Sometimes, they decide that they’re going to try to force their will upon her.  I call that the dictator approach.  This is when your wife finds you trying to make her do things, and then she comes back and tries to make you do things.  The last is what I call anarchy.  All of a sudden you and your wife start fighting with each other.  You come to realize that this is no way to live so you go your way, and she goes her way.  You’re still married, but you make your own choices and you ignore each other’s wishes.

I call all of those strategies win-lose strategies.  Those are the most common strategies in marriages today.  They ultimately lead to the loss of love.  You lose your romantic relationship and in many cases you get divorced.  People look around and say, “Why should I be married when I make my own choices now?  If I try to live with somebody and make my own choices she’ll get mad at me, so I don’t think  I should get married.”

Win-win is the only way couples should negotiate in today’s marriages.  You must come to a win-win solution.  That’s hard to do.  Have you noticed in your short marriage how hard it is to come to an enthusiastic agreement?  It’s a skill set that unless you learn it, you will not have a successful marriage.  I’ve been training people how to do what Joyce and I have been doing for fifty years.  We’ve been married for fifty years now and are happily married and in love, but we make our choices with each other in mind and we make our choices together. 

What’s happening to marriages today and do we need them?  Marriages are suffering terribly.  People are getting divorced at unprecedented levels and they are not marrying at unprecedented levels.  In other words, they’re staying single.  Here in America we now have a majority of single adults.  Why marry?  Here’s my basic thesis.  Men and women need each other.  Women are just as smart as men, but they have a different perspective than men.  If you can get a man and a woman to find an enthusiastic agreement, you come up with a wiser choice than what either one of them could have come up with.  I think men and women are made to be together.  They’re made to be together physically, but they’re also made to be together emotionally and mentally.  It’s much harder to do today than it was 100 years ago. 

 

(12:58)

Rohan:  Another point that you kept mentioning in your book is that people go to counselors too late.  Do you feel that this is restricted to marriages alone, or is it just that we don’t like seeking outside help? Do you feel people are more open to counseling today than they were ten years ago?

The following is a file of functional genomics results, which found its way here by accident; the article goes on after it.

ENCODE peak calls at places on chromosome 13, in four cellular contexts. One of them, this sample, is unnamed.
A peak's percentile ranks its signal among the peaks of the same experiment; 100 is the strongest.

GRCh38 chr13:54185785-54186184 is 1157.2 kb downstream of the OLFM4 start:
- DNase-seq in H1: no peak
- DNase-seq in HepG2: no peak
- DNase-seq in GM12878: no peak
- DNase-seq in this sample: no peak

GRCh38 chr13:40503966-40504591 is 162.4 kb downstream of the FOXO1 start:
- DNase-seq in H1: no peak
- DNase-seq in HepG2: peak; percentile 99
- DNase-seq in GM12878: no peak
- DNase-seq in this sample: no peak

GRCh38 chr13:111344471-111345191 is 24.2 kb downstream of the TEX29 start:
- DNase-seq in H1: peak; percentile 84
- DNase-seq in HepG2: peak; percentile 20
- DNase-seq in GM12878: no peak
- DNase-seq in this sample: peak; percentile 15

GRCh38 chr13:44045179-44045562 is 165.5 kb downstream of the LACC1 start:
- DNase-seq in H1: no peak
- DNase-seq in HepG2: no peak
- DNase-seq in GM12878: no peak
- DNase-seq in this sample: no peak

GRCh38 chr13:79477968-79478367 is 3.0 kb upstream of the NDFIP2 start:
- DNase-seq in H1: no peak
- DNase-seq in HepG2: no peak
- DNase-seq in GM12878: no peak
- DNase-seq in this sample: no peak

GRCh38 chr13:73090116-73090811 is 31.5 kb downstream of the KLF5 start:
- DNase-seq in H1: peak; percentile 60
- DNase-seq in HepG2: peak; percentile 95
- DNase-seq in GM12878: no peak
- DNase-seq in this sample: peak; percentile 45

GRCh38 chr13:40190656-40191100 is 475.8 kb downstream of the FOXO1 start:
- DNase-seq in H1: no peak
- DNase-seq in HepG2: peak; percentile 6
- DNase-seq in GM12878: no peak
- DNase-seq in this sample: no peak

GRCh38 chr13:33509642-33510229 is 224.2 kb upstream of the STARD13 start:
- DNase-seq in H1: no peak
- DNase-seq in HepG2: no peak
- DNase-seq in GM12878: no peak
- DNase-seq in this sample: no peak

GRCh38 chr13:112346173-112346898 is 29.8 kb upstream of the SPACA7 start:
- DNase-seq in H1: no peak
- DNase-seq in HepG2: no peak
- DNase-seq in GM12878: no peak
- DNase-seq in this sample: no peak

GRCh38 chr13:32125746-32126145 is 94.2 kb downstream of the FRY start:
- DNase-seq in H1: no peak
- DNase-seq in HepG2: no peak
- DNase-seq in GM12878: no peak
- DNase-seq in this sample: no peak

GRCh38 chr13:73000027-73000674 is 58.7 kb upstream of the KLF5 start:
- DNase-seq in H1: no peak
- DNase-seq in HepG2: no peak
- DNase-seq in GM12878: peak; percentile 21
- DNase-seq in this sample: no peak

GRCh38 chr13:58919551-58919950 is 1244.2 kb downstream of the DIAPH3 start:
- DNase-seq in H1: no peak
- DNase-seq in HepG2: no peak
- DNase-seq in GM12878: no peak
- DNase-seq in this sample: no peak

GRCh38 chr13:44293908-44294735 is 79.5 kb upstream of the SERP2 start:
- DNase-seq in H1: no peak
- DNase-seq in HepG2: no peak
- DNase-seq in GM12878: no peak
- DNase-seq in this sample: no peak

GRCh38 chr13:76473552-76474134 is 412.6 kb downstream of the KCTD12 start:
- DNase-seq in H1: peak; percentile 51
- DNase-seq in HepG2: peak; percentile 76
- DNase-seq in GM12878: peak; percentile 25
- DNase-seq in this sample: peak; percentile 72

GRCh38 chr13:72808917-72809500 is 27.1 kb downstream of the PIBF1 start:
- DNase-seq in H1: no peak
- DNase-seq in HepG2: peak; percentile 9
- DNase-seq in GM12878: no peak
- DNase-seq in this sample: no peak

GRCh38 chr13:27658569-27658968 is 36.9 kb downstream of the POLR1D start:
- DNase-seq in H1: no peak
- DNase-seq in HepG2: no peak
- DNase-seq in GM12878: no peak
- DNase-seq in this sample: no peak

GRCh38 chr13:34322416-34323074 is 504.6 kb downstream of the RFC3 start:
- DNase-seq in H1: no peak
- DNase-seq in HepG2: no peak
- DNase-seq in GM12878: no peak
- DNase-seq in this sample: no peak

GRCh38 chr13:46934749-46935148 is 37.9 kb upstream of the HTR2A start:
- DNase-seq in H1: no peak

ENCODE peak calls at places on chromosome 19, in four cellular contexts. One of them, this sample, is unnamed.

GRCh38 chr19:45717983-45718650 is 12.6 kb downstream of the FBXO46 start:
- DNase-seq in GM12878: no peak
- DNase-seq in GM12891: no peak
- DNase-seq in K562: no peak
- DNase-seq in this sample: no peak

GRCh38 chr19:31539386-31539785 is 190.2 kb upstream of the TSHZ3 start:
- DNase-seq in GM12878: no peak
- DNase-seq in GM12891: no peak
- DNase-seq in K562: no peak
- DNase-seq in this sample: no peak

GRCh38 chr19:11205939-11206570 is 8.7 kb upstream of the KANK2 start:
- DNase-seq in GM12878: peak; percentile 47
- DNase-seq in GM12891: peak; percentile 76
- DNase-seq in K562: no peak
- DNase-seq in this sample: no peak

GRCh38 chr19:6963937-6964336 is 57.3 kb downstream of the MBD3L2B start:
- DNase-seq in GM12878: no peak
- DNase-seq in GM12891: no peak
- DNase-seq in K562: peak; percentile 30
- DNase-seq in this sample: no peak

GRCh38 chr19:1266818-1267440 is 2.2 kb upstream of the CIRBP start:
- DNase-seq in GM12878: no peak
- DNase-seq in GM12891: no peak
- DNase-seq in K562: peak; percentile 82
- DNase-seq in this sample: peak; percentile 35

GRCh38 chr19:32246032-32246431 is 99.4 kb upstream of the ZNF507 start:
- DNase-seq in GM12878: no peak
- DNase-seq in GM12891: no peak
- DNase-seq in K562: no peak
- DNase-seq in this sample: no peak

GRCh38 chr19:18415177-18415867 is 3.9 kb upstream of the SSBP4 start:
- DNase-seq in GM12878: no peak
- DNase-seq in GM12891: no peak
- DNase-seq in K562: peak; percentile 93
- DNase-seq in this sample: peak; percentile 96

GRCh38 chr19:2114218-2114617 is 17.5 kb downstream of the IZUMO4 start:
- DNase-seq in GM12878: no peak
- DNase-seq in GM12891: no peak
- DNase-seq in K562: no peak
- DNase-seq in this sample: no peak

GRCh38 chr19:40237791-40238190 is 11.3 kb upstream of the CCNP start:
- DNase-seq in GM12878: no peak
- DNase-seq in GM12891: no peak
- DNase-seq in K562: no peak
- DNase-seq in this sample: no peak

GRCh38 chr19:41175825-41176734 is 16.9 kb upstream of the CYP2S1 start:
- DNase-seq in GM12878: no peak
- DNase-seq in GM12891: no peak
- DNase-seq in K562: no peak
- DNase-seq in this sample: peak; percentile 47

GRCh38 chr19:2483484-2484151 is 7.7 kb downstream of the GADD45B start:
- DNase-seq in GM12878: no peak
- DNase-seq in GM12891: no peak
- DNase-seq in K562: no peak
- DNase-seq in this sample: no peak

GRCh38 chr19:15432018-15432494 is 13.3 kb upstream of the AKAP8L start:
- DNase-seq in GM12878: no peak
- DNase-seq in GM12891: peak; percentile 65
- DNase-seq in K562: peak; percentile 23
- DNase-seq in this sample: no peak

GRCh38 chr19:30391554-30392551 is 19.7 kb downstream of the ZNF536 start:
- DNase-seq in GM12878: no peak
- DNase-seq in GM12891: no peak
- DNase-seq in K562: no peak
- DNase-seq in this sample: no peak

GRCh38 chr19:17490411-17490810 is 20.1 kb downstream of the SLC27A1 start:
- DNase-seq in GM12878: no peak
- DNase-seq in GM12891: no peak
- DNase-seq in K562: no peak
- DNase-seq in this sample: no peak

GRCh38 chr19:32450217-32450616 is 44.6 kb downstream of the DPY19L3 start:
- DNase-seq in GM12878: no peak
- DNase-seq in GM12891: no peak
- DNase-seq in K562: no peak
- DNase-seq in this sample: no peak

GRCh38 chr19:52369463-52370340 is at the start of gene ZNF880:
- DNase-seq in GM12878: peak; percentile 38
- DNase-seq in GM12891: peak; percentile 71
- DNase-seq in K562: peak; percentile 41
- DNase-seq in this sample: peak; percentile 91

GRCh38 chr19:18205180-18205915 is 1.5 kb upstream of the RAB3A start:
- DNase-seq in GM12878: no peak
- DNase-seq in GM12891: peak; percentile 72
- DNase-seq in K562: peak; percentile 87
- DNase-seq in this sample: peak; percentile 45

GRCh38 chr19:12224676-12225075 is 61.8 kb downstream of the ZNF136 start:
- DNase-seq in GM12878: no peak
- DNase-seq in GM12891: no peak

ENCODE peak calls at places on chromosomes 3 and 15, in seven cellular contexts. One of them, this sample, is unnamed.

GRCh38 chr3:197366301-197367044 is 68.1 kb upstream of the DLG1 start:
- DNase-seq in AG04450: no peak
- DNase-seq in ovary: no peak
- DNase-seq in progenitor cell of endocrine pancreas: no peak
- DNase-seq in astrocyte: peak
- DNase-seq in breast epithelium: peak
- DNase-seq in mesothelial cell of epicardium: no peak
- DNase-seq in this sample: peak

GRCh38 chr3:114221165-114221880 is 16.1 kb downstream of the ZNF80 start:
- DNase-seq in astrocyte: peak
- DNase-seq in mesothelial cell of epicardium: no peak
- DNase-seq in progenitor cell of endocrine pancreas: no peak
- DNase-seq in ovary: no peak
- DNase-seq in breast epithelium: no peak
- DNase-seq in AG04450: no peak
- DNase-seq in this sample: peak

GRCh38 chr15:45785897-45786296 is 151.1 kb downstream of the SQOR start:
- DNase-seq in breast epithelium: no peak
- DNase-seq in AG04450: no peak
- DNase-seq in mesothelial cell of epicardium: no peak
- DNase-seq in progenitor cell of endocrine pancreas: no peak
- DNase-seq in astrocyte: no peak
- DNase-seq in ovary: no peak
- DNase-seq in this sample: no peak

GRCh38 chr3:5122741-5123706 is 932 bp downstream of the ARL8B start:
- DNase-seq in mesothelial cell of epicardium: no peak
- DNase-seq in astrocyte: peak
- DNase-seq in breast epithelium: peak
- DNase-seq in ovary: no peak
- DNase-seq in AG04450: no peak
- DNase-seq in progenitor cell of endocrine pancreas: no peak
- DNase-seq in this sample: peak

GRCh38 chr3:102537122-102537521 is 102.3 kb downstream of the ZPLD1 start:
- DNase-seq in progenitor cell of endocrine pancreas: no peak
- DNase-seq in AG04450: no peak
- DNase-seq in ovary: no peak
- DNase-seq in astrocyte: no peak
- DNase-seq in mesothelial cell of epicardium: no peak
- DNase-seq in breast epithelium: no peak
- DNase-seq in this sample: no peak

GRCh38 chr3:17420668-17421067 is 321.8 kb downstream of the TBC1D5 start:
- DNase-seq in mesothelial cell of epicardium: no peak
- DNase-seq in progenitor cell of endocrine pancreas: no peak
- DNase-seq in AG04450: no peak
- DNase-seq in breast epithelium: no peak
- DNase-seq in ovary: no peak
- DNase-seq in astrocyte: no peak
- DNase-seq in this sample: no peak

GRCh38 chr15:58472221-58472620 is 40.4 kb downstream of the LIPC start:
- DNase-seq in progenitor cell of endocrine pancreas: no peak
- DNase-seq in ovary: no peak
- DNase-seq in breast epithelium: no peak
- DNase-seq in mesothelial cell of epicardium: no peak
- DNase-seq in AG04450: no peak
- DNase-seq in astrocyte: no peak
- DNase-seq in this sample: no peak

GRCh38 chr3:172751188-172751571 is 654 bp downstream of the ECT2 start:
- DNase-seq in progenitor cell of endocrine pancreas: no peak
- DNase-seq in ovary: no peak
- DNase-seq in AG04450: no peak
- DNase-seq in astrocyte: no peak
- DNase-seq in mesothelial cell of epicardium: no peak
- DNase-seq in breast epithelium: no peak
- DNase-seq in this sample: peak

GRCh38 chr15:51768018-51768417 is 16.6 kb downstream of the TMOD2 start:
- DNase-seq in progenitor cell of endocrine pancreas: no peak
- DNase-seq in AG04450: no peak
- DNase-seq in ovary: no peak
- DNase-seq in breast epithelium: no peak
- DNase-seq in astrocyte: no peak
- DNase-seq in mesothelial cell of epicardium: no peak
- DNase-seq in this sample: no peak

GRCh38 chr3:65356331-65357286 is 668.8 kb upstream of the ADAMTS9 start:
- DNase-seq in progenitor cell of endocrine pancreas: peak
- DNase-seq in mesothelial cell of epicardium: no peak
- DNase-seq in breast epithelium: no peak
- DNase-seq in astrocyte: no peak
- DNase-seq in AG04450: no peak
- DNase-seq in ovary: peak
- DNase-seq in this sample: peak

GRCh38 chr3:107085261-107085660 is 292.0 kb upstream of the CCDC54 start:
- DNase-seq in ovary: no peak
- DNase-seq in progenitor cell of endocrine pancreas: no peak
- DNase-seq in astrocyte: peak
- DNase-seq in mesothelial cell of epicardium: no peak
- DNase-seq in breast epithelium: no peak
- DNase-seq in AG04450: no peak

Dr. Harley:  The problem with marriage counseling is that there are so many bad marriage counselors out there.  In 1965, I read an article that said that only 25% of people who actually went to marriage counselors felt that the counseling did them any good.  An equal amount, 25%, felt that counseling actually hurt their marriage.  There was a 1995 consumer’s report that was done where out of all the mental health counseling that is available, marriage counseling scored the least effective.  Part of the problem is that most people that actually go to a marriage counselor don’t get any help.  And then they tell their friends that it really didn’t help them.  Their parents went to a marriage counselor and ended up getting divorced.  So when they hear the advice that they should see a marriage counselor they say that marriage counselors can do more harm than good, and they don’t know how it’s going to turn out.

Part of the reason that people don’t see marriage counselors as often as they should is that the marriage counselors aren’t very effective in helping them overcome their problems.  What we do at Marriage Builders which is an extremely important service, is we provide counseling without you having to see a counselor.  We do this in a variety of ways.  If you go to the marriagebuilders.com website, you will see a host of articles; you’ll see two-a-day columns.  You’ll see a forum where you can join in and discuss your problems.  Joyce and I have a daily radio show that we do.  This is all free of charge.  So you can sort of tip your toe in the water and kind of see how you feel about it before you actually commit yourself to going into a waiting room and sitting there wondering what the counselor is going to be doing with you.

We have an approach to saving marriages that really doesn’t commit anyone to anything, and by doing that we’re actually reaching millions of people all over the world.  We have people in Singapore calling us and writing to us on a regular basis.  We have people from India, China, Africa, and all over the world who we reach because we don’t require them to do anything but learn.  We want them learning, that’s it.  It’s kind of like what you’re doing.  You want people to learn.  That’s what we’re offering.  Here is a learning experience in how to have a great marriage.  Use your own judgment to see whether you think it’s worthwhile and it didn’t cost you anything to find out.